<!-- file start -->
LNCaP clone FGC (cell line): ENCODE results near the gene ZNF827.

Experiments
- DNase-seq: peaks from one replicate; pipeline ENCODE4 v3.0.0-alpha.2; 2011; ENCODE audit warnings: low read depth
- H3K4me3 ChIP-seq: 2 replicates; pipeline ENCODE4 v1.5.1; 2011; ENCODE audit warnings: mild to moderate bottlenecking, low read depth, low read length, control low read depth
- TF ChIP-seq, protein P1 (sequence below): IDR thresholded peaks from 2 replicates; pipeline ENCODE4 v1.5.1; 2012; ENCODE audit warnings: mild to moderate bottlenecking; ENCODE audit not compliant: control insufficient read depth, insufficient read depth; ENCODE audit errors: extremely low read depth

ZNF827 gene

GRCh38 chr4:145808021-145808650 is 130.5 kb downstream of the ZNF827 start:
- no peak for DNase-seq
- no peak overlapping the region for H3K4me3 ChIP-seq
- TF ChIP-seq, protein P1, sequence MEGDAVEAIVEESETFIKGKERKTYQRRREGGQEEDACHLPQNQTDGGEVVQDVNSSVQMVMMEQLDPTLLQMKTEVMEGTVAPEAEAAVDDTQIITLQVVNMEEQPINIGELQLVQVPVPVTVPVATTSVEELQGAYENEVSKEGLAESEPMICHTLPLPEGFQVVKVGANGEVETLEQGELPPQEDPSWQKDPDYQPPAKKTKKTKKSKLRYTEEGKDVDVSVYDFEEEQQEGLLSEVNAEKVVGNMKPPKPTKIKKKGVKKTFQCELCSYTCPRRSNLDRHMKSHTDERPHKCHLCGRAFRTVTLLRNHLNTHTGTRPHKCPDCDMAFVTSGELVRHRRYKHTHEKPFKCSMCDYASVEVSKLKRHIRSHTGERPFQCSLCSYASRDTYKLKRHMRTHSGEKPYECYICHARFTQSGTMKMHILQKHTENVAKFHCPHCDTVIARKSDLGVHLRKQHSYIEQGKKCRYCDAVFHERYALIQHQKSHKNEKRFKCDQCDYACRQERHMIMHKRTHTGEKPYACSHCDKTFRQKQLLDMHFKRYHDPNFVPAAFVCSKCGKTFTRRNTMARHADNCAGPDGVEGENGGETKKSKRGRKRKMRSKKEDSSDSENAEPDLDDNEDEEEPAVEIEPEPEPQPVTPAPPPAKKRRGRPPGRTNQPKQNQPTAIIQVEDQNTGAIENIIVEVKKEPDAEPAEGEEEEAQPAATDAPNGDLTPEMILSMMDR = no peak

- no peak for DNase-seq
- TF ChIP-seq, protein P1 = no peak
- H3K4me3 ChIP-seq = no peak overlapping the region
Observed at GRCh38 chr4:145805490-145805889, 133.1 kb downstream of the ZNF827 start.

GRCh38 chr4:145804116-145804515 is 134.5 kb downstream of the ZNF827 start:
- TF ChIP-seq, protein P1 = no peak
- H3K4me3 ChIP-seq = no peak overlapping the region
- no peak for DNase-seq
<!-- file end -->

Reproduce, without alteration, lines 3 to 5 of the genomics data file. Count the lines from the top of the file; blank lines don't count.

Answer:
- DNase-seq: peaks from one replicate; pipeline ENCODE4 v3.0.0-alpha.2; 2011; ENCODE audit warnings: low read depth
- H3K4me3 ChIP-seq: 2 replicates; pipeline ENCODE4 v1.5.1; 2011; ENCODE audit warnings: mild to moderate bottlenecking, low read depth, low read length, control low read depth
- TF ChIP-seq, protein P1 (sequence below): IDR thresholded peaks from 2 replicates; pipeline ENCODE4 v1.5.1; 2012; ENCODE audit warnings: mild to moderate bottlenecking; ENCODE audit not compliant: control insufficient read depth, insufficient read depth; ENCODE audit errors: extremely low read depth